) -- A Manhattan judge on Tuesday told

Bank of America

(BAC) - Get Report

and the

Securities and Exchange Commission

to spell out in plain English how they reached a settlement regarding

Merrill Lynch


The bonus brouhaha has been going on for months among BofA, shareholders and regulators, and for weeks with U.S. District Judge Jed Rakoff, ever since the SEC reached a $33 million settlement with the bank. Some shareholders were infuriated that Merrill distributed $3.6 billion in bonuses at the end of last year, just before it was acquired by BofA, despite its escalating losses. The bonuses and losses were not outlined specifically in documents provided to shareholders about the merger.

BofA didn't admit any wrongdoing as part of the settlement or its statements to Judge Rakoff and said Monday that shareholders should have known about the Merrill bonuses because they were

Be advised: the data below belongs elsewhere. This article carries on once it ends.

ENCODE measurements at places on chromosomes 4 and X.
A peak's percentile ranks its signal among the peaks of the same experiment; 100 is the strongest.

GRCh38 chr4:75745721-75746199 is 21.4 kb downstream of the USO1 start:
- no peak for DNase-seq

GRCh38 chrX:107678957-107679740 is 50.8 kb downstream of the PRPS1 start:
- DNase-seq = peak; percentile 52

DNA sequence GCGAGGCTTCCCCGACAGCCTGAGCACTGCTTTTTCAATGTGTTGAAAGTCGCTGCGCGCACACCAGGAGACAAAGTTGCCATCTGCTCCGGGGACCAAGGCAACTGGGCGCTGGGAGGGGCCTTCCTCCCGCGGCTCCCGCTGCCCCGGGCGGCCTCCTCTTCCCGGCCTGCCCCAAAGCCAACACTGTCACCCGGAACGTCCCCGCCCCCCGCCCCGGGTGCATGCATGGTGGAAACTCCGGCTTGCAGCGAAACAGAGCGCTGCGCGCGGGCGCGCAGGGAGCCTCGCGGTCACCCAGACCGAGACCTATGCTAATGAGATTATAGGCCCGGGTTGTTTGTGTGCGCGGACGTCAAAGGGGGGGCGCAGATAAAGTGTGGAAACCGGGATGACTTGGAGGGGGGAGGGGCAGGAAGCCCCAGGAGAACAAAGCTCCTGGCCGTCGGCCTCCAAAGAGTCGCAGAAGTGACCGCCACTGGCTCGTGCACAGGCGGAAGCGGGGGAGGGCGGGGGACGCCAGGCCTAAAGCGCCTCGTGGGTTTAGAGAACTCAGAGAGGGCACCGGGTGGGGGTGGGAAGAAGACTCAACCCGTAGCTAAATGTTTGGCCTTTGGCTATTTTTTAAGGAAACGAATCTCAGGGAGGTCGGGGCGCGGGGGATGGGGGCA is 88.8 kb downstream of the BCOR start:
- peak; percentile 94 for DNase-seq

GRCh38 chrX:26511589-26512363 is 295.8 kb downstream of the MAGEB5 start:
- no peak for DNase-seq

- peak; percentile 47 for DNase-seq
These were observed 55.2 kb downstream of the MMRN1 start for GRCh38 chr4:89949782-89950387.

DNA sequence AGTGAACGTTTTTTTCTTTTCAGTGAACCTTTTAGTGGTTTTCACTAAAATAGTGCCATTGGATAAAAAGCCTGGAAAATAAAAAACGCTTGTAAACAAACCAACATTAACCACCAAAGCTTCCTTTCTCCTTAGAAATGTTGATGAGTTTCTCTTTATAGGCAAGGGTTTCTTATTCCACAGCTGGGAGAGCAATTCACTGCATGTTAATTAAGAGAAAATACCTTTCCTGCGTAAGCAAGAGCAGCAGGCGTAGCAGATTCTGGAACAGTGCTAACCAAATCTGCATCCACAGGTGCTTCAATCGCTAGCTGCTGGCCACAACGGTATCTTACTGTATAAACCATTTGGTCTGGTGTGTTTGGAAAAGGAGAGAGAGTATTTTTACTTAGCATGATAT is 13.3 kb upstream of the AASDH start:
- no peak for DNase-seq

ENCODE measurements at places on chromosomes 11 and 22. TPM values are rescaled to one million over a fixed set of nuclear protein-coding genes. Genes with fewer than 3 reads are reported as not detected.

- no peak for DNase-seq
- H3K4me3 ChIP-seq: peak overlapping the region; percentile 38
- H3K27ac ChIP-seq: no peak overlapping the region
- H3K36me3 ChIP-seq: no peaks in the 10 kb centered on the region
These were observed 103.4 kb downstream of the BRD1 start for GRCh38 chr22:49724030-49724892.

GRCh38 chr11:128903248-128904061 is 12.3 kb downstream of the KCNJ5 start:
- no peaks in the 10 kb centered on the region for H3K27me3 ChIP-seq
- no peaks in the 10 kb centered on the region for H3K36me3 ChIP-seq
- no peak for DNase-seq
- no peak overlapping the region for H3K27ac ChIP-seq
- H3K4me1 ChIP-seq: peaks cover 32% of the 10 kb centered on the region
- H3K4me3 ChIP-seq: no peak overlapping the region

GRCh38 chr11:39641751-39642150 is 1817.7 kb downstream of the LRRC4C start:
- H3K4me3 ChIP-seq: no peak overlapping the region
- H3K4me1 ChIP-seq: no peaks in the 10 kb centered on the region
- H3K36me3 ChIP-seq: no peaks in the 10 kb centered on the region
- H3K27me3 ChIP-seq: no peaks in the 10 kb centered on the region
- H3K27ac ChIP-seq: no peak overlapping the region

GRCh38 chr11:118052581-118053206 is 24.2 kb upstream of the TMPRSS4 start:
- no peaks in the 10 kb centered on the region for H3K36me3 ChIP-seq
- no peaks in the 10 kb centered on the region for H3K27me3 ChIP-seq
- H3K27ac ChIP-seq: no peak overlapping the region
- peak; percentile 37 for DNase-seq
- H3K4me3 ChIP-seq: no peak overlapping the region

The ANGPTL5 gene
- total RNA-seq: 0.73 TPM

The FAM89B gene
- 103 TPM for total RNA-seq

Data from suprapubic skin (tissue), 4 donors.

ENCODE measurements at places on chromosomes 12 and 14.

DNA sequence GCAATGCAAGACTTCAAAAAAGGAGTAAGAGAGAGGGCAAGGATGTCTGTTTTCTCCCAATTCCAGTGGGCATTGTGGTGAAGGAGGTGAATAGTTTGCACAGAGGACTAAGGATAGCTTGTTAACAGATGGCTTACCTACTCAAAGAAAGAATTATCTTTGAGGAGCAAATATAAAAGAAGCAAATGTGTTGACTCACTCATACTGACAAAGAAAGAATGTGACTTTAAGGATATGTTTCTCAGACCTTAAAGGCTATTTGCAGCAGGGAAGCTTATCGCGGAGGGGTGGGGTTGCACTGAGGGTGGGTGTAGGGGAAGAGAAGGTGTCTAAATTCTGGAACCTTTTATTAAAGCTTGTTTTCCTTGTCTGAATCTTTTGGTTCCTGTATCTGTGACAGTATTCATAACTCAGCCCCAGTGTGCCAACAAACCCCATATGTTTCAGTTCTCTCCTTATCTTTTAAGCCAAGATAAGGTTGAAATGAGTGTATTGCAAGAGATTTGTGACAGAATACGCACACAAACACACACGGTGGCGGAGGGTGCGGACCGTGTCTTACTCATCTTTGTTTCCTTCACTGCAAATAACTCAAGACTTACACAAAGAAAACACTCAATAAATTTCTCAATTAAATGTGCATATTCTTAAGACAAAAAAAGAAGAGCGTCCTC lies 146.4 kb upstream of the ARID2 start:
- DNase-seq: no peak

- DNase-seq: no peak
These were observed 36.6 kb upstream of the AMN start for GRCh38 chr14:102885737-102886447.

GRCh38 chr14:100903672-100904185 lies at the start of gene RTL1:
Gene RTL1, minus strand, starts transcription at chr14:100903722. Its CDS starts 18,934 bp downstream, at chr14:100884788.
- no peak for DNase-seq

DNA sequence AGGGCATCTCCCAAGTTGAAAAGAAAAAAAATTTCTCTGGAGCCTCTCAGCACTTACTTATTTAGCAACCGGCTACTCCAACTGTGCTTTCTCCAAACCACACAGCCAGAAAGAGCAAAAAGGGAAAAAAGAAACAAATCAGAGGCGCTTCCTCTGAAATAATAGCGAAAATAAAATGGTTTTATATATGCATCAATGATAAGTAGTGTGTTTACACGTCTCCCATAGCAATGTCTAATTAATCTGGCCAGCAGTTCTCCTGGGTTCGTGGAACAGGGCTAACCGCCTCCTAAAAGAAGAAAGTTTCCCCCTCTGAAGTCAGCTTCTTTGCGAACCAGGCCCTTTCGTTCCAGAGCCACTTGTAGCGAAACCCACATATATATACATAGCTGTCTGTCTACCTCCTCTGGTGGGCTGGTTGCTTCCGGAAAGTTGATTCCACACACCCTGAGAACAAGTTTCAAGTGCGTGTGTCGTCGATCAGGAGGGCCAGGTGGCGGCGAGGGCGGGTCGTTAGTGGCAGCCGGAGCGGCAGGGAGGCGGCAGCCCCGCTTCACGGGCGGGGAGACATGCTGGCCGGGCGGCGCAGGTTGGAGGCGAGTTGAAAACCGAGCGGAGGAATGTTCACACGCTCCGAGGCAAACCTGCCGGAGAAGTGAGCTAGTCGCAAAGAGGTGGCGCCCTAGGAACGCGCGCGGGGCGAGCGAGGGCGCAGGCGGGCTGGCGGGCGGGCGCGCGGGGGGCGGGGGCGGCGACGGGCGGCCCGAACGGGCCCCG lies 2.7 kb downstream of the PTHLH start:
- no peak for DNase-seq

"widely understood." The SEC laid blame for the lack of disclosure at the feet of BofA lawyers, and said it slapped BofA with the $33 million fine because the amount was in line with penalties levied in similar situations in the past. The sum has been called miniscule by critics relative to the alleged wrongdoing, and even the size of the bonus payments.

Judge Rakoff must sign off on the settlement before BofA and the SEC can put the Merrill bonus mêlée behind them. But the judge, who had been harshly critical of the settlement and the lack of transparency surrounding the Merrill deal, wasn't moved by the two parties' explanations.

Before approving the settlement, he asked BofA to explain why it agreed to pay $33 million if the bank did nothing wrong, according to news reports. He also said it is "at war with common sense" for executives to place responsibility for such decisions on lawyers, then invoke attorney-client privilege so that all parties can avoid culpability.

BofA and the SEC must provide clarity in writing by Sept. 9.

-- Written by Lauren Tara LaCapra in New York